Sunday, 30 May 2010

A few sights along the A40

Another detour from the M40 on the way to see Mum and Dad. This time I left at Junction 2 as rain was threatened later in the journey.

First stop was Beaconsfield – this has been used as a stopping place to use the facilities before the new Beaconsfield Motorway services opened. Beaconsfield is a typical Home Counties town full of rich architecture down the main street, no doubt hiding some less than splendid estates in the background. St Mary and All Saints Church is quite large but appeared somewhat soulless to me.

The War Memorial was more unusual very elaborate with a permanent light in the top

One of the many drinking fountains provided by the Metropolitan Drinking Fountain Association in and around London.

After Beaconsfield and the nightmare that is High Wycombe comes West Wycombe, a small village on the A40 which must have been hell before the M40 opened. It is full of coaching houses – The George and Dragon being a typical example.

I parked in front of a wonderful timbered framed building called the Church Loft with original Clock dated 1688. It was a pilgrims rest house and lock up, and dates back to the 15th Century.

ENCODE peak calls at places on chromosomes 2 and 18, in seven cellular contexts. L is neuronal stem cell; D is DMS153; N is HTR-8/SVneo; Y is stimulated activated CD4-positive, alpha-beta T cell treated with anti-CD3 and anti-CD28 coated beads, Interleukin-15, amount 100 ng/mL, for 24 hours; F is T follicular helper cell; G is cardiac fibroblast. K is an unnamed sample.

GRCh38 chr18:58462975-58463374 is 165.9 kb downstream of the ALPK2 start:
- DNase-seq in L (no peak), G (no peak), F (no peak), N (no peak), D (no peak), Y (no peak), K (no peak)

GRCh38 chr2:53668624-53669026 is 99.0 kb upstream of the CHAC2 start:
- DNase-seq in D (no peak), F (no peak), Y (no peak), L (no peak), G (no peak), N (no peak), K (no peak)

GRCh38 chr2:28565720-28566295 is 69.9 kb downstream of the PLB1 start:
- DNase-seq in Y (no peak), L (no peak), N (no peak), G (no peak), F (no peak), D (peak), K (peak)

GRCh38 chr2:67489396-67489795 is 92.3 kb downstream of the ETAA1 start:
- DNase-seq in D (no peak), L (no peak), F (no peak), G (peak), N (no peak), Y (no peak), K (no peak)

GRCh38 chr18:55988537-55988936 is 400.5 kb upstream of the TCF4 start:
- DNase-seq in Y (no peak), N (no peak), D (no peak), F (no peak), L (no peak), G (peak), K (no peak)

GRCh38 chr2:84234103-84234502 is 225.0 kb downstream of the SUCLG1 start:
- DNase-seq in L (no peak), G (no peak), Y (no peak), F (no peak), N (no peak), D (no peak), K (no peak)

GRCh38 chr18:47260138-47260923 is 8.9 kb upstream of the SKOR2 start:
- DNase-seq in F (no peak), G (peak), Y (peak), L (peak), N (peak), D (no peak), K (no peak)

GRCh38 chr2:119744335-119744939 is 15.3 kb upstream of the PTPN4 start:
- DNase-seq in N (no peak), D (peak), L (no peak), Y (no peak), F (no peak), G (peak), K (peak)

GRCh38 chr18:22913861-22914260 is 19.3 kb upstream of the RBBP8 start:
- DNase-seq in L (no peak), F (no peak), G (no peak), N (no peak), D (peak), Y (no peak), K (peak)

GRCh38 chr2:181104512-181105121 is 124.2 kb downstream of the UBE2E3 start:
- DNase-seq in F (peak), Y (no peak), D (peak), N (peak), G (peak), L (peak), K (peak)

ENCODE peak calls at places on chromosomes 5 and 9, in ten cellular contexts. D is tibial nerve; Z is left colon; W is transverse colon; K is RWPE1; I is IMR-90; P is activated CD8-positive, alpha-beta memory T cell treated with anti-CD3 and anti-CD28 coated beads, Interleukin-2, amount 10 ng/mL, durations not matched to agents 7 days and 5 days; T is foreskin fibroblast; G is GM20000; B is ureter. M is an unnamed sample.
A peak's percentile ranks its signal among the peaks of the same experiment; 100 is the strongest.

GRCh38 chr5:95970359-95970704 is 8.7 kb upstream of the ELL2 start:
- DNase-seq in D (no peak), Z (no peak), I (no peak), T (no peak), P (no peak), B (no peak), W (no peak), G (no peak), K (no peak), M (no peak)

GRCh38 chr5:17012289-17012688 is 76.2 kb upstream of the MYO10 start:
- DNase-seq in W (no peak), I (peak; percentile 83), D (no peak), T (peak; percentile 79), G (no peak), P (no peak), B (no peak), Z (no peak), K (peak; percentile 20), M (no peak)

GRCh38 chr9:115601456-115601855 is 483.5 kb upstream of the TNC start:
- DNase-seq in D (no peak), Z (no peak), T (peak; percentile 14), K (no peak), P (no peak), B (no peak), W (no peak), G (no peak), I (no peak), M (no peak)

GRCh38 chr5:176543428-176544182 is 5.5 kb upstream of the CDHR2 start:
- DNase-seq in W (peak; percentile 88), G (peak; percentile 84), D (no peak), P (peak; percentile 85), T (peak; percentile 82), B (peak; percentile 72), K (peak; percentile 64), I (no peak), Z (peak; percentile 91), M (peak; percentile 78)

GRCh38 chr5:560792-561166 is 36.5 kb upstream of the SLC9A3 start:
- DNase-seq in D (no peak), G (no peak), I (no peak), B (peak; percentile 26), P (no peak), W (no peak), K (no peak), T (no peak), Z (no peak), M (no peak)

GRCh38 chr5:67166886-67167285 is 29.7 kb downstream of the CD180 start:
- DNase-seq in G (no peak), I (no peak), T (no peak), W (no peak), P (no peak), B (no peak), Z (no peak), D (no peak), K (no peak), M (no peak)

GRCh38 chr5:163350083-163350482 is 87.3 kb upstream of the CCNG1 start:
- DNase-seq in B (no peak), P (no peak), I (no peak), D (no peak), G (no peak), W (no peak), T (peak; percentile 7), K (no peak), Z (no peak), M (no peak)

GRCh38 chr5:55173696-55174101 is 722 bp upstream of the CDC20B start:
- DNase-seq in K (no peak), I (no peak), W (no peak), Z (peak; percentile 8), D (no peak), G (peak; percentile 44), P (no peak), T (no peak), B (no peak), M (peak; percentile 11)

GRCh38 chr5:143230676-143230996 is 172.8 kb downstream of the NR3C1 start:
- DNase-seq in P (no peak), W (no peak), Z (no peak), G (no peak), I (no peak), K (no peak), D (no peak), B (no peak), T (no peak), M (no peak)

On the hill overlooking West Wycombe stands the church of St Lawrence and the Dashwood Mausoleum.

They look quite impressive as you approach the village. The church is 18th centuary and famous for its Golden Ball which (I have read) can seat up to eight people giving views over the surrounding countryside. The interior is suppose to be quite impressive but the church was locked when I was there.

The Dashwood Mausoleum.

The Dashwood Mausoleum was built in 1765. It is sited at the summit of West Wycombe Hill (which is also the site of an Iron Age Hill Fort). The mausoleum is hexagonal in plan and constructed of Portland stone and flint. It houses the urns containing the ashes of the Dashwood family. One member of the family was the infamous Sir Francis Dashwood, responsible for excavating the nearby West Wycombe caves for the debauched cavortings of the notorious "Hell Fire Club." a group of fellow aristocrats and men of influence.

The view from in front of the Mausoleum looking south east back along the A40 towards High Wycombe.

Further along the A40 is Stokenchurch which has a small church with foundations dating back to Anglo Saxon times.

.....and then the rains came so I headed back onto the M40!

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